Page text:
On average, home renovations provide a 70% return on investment. Home renovations are one of the only investments that can improve the quality of life in your living space and increase the value of your home for the future. Home improvements with the best ROI are projects that add functional space and square feet. In short, before you invest tons of money in an elaborate renovation project, consider what competing properties in your neighborhood have to offer.
There is a good brochure from the Appraisal Institute that offers some good general suggestions for homeowners considering renovations. And remember, even with real estate renovations that are known to add value, there's a good chance you'll spend more money than you'll receive on resale. Larger renovations aren't always better, as spending more doesn't always guarantee greater value creation. I once rented a house to someone who bought houses in need of renovation, fixed them, lived in them for the time required to comply with UK tax laws, and then sold them.
Even so, homeowners should be careful with the projects they choose to complete, as potential value gains can only be realized to the extent that buyers are willing to pay for renovations. The National Association of Realtors (NAR) cites hardwood floors (new or refinished), kitchen renovations (new countertops and state-of-the-art appliances), renovated bathrooms, and basement or attic conversions as projects with the highest return on investment, often recovering 80% or more of their resale cost. He or she can assess the current value of your home and then view the plans, as well as the contractor's proposal, and assess the expected value of the home once the renovations are complete. Contrary to popular belief, renovating or adding a pool isn't the best way to add value to your home.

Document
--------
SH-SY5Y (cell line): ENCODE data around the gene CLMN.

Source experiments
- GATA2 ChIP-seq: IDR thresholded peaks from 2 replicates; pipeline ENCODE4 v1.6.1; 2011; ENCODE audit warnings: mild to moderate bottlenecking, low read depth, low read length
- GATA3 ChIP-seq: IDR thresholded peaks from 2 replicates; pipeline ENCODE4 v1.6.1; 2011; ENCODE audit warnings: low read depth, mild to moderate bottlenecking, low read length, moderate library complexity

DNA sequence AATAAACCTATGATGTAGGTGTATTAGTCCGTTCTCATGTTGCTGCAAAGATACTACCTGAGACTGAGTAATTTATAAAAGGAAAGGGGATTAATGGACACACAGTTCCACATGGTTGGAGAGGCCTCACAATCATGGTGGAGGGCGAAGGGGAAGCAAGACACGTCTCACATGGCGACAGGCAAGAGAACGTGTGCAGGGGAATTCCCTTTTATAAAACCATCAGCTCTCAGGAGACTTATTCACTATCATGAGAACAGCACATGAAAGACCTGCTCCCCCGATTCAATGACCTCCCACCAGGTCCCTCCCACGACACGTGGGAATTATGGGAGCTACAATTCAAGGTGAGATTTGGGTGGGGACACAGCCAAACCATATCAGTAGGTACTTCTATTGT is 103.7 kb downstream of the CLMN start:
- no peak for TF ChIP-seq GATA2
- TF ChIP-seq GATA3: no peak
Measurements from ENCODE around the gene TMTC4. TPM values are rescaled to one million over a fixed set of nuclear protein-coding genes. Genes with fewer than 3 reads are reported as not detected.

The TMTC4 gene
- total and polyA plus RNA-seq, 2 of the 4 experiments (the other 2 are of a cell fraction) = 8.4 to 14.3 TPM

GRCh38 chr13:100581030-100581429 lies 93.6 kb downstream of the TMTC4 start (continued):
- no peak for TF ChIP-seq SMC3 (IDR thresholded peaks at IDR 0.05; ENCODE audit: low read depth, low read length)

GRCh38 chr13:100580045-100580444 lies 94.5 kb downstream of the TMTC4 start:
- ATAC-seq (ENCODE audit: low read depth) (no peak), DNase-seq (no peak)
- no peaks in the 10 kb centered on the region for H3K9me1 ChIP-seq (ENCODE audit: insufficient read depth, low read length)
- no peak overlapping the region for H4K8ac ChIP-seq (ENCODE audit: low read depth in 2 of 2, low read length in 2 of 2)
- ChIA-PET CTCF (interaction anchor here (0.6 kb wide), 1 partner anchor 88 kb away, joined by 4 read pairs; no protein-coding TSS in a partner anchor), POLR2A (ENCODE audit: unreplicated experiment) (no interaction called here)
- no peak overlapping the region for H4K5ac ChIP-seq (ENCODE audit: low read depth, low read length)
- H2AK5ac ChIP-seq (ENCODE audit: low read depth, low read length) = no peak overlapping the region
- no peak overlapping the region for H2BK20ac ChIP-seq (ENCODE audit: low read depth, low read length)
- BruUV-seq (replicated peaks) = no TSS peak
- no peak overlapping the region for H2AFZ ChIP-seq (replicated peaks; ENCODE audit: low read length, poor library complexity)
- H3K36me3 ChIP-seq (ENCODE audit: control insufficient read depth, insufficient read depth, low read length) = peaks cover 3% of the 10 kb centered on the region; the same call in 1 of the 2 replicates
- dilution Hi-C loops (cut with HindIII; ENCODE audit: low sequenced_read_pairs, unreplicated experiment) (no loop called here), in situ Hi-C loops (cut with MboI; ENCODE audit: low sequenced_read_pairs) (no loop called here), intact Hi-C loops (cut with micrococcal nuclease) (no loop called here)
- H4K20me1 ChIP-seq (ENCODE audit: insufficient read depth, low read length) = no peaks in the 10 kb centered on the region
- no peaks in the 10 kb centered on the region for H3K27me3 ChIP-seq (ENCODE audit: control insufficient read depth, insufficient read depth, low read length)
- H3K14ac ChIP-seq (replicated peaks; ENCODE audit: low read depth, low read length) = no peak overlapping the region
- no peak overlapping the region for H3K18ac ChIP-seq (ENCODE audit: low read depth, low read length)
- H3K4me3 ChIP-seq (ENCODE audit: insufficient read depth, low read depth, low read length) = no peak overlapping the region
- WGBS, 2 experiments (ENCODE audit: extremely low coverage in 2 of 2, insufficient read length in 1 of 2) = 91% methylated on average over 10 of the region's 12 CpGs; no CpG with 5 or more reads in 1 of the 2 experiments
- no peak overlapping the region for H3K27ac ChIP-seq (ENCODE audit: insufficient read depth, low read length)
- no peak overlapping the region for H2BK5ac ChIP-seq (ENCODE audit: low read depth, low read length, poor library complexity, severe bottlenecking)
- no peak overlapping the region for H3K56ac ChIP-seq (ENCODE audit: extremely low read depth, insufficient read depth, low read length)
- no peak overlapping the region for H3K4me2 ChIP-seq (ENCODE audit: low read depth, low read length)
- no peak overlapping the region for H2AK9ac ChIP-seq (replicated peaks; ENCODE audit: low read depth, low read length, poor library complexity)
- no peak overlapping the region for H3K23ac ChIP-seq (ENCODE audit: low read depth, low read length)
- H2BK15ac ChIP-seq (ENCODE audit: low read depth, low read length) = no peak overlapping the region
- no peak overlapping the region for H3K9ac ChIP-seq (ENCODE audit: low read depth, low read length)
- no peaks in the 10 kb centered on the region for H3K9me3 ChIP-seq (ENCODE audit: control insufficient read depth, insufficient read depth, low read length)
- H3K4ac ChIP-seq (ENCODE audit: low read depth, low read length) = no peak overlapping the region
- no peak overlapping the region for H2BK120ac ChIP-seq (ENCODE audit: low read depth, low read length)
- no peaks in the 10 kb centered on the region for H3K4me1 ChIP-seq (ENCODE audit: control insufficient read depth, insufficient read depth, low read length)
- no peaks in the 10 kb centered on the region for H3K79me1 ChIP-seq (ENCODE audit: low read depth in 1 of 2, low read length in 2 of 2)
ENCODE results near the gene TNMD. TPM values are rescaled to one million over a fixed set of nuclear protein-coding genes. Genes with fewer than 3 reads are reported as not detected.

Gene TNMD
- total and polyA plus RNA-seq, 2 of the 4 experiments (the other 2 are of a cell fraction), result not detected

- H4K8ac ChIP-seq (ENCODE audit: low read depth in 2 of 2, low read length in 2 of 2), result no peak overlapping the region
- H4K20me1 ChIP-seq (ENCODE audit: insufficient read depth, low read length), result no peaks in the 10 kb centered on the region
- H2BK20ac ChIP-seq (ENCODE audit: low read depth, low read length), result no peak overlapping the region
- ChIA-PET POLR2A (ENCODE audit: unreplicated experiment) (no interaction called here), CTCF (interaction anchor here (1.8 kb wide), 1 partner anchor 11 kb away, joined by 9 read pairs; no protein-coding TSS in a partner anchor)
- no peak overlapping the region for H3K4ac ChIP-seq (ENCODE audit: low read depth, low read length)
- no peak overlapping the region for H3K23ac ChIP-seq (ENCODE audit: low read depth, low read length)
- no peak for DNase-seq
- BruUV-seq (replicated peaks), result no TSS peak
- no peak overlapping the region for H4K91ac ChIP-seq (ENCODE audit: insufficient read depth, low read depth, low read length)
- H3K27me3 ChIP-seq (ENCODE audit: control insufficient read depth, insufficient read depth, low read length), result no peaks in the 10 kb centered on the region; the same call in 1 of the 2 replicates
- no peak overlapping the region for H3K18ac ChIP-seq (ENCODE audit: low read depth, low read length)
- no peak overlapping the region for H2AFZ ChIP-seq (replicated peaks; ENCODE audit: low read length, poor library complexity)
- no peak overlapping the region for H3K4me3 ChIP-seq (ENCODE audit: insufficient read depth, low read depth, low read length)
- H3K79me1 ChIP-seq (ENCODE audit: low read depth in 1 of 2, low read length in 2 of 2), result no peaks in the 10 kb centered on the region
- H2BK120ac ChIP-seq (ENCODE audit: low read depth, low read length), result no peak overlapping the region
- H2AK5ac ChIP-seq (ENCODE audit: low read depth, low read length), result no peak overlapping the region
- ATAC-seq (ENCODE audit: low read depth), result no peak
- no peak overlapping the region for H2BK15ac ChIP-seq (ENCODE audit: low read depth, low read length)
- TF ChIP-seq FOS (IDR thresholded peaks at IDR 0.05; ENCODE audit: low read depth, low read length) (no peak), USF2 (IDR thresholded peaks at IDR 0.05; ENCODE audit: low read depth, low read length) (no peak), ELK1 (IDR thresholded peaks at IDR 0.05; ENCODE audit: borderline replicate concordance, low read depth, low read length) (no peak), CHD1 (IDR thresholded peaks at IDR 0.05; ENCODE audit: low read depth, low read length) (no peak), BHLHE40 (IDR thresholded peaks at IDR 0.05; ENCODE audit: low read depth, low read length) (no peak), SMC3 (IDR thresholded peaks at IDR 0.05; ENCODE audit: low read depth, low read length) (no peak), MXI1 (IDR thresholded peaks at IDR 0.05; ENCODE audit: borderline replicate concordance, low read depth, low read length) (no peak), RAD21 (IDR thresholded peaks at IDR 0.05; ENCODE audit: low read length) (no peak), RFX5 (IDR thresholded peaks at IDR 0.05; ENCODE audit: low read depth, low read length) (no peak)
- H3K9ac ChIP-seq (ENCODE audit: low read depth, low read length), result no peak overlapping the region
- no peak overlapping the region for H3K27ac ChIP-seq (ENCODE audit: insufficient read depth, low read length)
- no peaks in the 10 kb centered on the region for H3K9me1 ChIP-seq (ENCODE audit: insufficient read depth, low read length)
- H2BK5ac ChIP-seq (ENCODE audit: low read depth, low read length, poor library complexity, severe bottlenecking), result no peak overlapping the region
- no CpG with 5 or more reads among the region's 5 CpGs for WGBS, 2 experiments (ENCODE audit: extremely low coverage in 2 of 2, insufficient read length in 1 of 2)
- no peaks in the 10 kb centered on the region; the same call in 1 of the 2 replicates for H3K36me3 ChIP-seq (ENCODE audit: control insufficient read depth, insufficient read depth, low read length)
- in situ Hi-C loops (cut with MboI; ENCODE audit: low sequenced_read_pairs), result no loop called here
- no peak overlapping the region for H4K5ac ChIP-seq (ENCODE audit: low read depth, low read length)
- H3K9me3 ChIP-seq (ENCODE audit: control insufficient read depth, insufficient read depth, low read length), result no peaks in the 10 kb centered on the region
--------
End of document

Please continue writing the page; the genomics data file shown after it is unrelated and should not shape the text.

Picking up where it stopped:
If you must use your garage space as a gym or as an additional living space, make sure future homeowners can easily and cost-effectively pull out renovations. And while it's natural to want to make improvements to increase the resale value of your home, some renovations will actually cost you money in the long run. Conventional wisdom seems to be that renovating homes generally doesn't improve the value other than the cost of doing so. On the other hand, it is clear that some are able to make a profit by buying, renovating and exchanging homes.
There's always something of value in adding personal touches, even if it's the simple fact that you'll enjoy your renovations as long as you own the home. You must balance the cost of renovation with the loss of value due to aging of various parts of the home.